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Commercialization Gap Fund supports high market potential research in 2022

An improved method for treating age-related eye diseases is one of nine projects by Washington State University researchers awarded with commercialization gap funding this year. 

The Commercialization Gap Fund (CGF) provides funding to help WSU scientists such as Kuen-Ren “Roland” Chen bring their technology from the research laboratory to the market. Chen is developing a microneedle technology that could ultimately help reduce the frequency of intravitreal injections patients need to treat macular degeneration and other age-related eye diseases. 

The CGF funds research projects with high market potential and provides researchers up to $40,000 to booster their ability to make an economic impact on society. 

“We are excited to recognize this year’s Commercialization Gap Fund recipients and grateful to the Washington Research Foundation for its continued support of this program at WSU. Through their research, our faculty are creating innovations that will make an economic impact and provide solutions to real-world challenges. As a result, the Commercialization Gap Fund demonstrates WSU’s commitment to its land-grant mission and tradition of service to society,” said Sita Pappu, assistant vice president for research in the Office of Commercialization.

Since the re-establishment of the program in 2014, the CGF has awarded more than $3.09 million in funding to 71 projects. These projects include technologies with 17 issued patents, 42 provisional patents filed, 2 trademarks filed, and 5 copyrights filed. Additionally, 16 of the technologies have signed licensing deals with outside companies and 15 start-up companies have been formed. The gap funding support resulted in $10.8 million follow-on funding for these technologies. 

The 2022 CGF recipients and their projects are: 

  • Xiao Zhang, associate professor in the Gene and Linda Voiland School of Chemical Engineering and Bioengineering, has invented a method to produce lignin oligomers with controlled structural properties.
  • Kuen-Ren “Roland” Chen, assistant professor in the School of Mechanical and Materials Engineering, has developed a microneedle technology for sustained drug delivery in a minimally invasive manner with reduced treatment frequency for age-related eye diseases.
  • Jinwen Zhang, professor in the School of Mechanical and Materials Engineering, has invented a preparation method for fatty acid-derived epoxies using an aromatic non-coplanar bio-tripoxy as a co-monomer to achieve an overall high performance. 
  • Sandip Roy, professor in the School of Electrical Engineering and Computer Science, has developed a commercially viable low-cost perimeter defense system for regional infrastructures using a protected technology that enables differentiation of aerial objects based on trajectory data.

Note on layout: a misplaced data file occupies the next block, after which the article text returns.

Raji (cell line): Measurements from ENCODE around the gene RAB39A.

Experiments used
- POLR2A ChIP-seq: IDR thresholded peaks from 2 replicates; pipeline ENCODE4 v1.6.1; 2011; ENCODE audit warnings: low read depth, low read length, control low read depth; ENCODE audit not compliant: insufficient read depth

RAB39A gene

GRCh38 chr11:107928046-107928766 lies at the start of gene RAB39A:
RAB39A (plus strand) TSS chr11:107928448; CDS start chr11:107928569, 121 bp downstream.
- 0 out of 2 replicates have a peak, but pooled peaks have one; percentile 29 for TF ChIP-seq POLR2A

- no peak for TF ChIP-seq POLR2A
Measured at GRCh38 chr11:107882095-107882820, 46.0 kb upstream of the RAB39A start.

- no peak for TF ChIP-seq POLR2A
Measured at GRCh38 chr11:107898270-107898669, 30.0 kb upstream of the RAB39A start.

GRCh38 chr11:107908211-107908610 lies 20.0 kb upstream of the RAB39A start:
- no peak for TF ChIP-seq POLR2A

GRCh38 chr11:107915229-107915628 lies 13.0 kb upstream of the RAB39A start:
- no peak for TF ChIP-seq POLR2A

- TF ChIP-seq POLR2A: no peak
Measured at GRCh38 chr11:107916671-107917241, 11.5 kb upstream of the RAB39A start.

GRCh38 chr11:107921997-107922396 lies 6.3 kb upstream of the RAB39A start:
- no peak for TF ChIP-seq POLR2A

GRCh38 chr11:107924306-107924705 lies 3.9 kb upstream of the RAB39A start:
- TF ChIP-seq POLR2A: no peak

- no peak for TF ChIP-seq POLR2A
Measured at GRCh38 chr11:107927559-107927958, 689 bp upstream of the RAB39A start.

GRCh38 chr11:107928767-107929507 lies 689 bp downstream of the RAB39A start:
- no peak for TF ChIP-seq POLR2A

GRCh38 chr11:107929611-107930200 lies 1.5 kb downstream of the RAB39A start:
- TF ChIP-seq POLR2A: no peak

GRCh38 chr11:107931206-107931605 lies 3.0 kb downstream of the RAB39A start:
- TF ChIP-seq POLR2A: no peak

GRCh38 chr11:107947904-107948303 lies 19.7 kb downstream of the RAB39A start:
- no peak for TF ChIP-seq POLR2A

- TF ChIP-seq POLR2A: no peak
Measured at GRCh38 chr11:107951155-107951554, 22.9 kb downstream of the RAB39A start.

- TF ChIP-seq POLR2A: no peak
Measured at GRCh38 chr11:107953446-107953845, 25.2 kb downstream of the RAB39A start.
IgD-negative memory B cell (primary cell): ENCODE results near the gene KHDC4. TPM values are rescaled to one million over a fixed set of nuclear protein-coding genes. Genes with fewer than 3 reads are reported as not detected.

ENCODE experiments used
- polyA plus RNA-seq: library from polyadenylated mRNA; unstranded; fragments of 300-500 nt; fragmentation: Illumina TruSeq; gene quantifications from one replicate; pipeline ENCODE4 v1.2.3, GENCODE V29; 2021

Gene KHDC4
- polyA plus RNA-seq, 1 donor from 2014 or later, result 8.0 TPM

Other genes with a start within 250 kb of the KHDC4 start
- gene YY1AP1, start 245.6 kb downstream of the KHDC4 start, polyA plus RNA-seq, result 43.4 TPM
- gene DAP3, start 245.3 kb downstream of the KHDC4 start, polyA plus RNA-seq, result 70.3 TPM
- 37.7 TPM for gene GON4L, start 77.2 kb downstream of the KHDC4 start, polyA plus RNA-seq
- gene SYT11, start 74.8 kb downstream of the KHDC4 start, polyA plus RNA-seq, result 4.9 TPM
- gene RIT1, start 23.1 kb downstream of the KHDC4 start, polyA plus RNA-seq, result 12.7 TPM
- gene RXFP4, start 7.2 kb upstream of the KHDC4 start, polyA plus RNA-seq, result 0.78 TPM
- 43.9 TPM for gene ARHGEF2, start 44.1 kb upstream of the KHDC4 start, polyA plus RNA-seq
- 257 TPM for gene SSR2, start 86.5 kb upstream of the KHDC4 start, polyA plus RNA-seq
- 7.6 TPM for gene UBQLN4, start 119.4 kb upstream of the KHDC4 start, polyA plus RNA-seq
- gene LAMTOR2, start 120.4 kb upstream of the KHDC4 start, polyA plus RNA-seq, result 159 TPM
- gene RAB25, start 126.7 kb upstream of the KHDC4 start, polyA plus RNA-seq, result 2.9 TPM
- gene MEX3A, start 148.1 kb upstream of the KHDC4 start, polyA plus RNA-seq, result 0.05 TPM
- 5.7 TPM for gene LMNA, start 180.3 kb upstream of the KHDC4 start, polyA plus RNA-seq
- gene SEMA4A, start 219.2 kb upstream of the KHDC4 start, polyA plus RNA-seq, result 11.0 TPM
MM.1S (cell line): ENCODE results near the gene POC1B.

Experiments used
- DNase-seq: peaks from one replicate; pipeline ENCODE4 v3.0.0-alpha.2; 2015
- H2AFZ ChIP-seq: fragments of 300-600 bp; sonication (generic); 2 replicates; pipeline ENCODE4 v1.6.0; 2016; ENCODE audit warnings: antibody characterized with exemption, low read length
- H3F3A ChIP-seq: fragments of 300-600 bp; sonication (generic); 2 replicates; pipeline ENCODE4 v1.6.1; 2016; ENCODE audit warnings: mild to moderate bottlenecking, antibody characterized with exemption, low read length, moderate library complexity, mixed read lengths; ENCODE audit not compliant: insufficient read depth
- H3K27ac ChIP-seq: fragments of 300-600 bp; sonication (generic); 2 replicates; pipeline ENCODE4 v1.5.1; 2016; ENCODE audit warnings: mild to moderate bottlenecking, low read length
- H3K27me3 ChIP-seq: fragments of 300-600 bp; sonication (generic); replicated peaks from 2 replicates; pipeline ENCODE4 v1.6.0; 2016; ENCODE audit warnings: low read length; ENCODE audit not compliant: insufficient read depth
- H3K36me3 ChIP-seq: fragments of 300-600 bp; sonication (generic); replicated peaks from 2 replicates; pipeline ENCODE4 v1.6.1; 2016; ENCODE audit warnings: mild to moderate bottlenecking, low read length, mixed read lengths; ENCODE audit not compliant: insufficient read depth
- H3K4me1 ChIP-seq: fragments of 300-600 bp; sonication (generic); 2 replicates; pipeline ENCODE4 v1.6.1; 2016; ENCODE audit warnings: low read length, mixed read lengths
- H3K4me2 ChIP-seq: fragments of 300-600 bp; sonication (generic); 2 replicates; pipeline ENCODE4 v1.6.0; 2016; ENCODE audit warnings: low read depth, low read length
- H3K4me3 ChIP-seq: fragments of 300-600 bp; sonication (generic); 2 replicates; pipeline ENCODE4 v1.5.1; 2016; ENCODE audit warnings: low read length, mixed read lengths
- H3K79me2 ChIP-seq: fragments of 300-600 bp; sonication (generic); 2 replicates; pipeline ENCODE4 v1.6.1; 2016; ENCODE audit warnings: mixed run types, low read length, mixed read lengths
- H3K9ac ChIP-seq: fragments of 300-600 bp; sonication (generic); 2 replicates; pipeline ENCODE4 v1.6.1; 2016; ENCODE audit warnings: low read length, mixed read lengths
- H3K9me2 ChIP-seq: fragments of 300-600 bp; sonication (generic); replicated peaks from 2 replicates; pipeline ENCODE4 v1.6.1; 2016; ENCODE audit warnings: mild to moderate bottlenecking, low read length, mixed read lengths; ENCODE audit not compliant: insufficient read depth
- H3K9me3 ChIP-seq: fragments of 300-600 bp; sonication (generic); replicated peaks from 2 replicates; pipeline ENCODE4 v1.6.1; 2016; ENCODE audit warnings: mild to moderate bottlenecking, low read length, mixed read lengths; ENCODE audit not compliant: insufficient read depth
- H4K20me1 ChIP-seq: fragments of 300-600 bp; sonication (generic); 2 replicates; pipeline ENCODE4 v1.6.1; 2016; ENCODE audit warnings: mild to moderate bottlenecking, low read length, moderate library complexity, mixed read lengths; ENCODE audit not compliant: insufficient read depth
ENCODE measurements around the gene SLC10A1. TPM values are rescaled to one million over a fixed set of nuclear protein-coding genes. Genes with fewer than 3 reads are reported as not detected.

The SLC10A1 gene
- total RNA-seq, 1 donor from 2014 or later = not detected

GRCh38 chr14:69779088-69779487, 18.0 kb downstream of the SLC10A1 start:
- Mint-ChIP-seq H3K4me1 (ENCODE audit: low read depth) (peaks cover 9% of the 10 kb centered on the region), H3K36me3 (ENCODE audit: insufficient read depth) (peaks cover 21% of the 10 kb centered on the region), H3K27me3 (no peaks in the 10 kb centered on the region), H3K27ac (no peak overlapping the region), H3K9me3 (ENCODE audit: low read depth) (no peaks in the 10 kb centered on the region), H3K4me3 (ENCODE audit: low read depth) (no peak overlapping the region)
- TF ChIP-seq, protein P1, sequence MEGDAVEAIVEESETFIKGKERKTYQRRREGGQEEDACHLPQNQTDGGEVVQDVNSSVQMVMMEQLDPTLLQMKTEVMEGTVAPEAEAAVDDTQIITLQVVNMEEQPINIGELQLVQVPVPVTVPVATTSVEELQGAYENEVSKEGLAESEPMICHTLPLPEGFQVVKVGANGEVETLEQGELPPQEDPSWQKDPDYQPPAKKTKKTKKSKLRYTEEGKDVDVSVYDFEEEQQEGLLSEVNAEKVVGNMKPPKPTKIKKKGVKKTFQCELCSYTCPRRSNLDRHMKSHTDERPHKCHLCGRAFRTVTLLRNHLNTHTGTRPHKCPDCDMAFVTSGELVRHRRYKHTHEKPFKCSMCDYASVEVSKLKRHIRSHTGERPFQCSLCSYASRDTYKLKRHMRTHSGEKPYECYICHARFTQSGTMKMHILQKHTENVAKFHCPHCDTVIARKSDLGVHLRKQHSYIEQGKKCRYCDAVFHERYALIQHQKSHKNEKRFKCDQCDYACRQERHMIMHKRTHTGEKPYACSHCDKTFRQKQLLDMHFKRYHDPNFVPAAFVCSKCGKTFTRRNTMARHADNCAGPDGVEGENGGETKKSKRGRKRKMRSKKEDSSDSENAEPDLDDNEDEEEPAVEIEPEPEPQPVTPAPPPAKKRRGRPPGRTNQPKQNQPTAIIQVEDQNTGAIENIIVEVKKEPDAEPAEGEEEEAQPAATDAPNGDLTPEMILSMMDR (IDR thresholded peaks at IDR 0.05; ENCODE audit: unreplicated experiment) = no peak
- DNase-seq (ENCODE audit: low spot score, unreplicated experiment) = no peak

• Xiaochao Xiong, assistant professor in the Department of Biological Systems Engineering, has created a novel metabolic control system for a non-conventional yeast strain that enables cells to de-couple the competing tasks of cell growth and target overproduction, improving bioproduct production.
  • Subhanshu Gupta, Subhansha associate professor in the School of Electrical Engineering and Computer Sciences, has invented a next-generation wireless technology that incorporates hundreds to thousands of antenna elements using time-based signal processing and miniaturized silicon engineering.
  • Yang Hu, postdoctoral research associate in the Department of Crop and Soil Sciences, has created a portable near-infrared sensor to detect spouting damage in wheat, which causes $140 million in annual losses. 
  • Yuehe Lin, professor in the School of Mechanical and Materials Engineering, has developed a new low-cost nanoform catalyst to replace expensive Pt-Ru for water splitting.
  • Xianming Shi, professor in the Department of Civil and Environmental Engineering, has developed nano modified sealer compositions and methods featuring synergistic use of trace amounts of graphene oxide and nanoclay to enable the production of high-performance sealer to protect concrete foundations, piles, piers, decks, and pavements. 

To apply to the Office of Commercialization’s Gap Fund program, applicants must submit a letter of intent and a pre-proposal. An internal committee selects the top pre-proposals. The top applicants are then invited to present in front of an external committee. Funds are available to clarify market needs, refine a value proposition, and decrease technical risk through prototyping. 

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